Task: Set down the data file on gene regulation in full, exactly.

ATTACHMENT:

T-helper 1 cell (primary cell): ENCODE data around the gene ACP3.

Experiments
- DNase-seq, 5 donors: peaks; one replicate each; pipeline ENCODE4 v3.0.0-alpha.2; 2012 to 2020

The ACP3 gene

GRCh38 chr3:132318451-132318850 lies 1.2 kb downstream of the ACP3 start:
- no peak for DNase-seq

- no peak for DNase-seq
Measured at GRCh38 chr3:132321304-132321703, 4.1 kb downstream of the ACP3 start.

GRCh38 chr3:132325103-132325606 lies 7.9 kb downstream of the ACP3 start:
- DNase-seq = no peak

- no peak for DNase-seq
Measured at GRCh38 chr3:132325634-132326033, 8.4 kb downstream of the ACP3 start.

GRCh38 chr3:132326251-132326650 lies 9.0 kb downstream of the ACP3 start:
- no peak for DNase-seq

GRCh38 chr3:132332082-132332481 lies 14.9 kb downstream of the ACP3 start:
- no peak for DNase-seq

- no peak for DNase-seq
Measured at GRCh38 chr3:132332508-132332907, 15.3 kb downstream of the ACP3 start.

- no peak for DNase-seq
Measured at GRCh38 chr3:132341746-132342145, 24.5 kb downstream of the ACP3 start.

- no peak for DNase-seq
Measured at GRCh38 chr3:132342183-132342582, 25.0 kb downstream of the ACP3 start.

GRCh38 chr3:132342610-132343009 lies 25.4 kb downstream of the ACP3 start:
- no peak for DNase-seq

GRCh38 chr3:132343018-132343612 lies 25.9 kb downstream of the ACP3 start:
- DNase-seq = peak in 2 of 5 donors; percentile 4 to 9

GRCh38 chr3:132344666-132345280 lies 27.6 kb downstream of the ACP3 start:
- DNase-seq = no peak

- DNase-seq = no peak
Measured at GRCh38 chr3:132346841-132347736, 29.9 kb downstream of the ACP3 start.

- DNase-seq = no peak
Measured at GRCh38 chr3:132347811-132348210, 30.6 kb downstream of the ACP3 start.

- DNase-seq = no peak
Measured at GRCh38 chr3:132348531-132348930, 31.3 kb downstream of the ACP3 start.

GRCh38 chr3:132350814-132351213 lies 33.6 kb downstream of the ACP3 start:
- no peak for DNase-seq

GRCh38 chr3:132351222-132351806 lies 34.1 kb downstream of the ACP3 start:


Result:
T-helper 1 cell (primary cell): ENCODE data around the gene ACP3.

Experiments
- DNase-seq, 5 donors: peaks; one replicate each; pipeline ENCODE4 v3.0.0-alpha.2; 2012 to 2020

The ACP3 gene

GRCh38 chr3:132318451-132318850 lies 1.2 kb downstream of the ACP3 start:
- no peak for DNase-seq

- no peak for DNase-seq
Measured at GRCh38 chr3:132321304-132321703, 4.1 kb downstream of the ACP3 start.

GRCh38 chr3:132325103-132325606 lies 7.9 kb downstream of the ACP3 start:
- DNase-seq = no peak

- no peak for DNase-seq
Measured at GRCh38 chr3:132325634-132326033, 8.4 kb downstream of the ACP3 start.

GRCh38 chr3:132326251-132326650 lies 9.0 kb downstream of the ACP3 start:
- no peak for DNase-seq

GRCh38 chr3:132332082-132332481 lies 14.9 kb downstream of the ACP3 start:
- no peak for DNase-seq

- no peak for DNase-seq
Measured at GRCh38 chr3:132332508-132332907, 15.3 kb downstream of the ACP3 start.

- no peak for DNase-seq
Measured at GRCh38 chr3:132341746-132342145, 24.5 kb downstream of the ACP3 start.

- no peak for DNase-seq
Measured at GRCh38 chr3:132342183-132342582, 25.0 kb downstream of the ACP3 start.

GRCh38 chr3:132342610-132343009 lies 25.4 kb downstream of the ACP3 start:
- no peak for DNase-seq

GRCh38 chr3:132343018-132343612 lies 25.9 kb downstream of the ACP3 start:
- DNase-seq = peak in 2 of 5 donors; percentile 4 to 9

GRCh38 chr3:132344666-132345280 lies 27.6 kb downstream of the ACP3 start:
- DNase-seq = no peak

- DNase-seq = no peak
Measured at GRCh38 chr3:132346841-132347736, 29.9 kb downstream of the ACP3 start.

- DNase-seq = no peak
Measured at GRCh38 chr3:132347811-132348210, 30.6 kb downstream of the ACP3 start.

- DNase-seq = no peak
Measured at GRCh38 chr3:132348531-132348930, 31.3 kb downstream of the ACP3 start.

GRCh38 chr3:132350814-132351213 lies 33.6 kb downstream of the ACP3 start:
- no peak for DNase-seq

GRCh38 chr3:132351222-132351806 lies 34.1 kb downstream of the ACP3 start: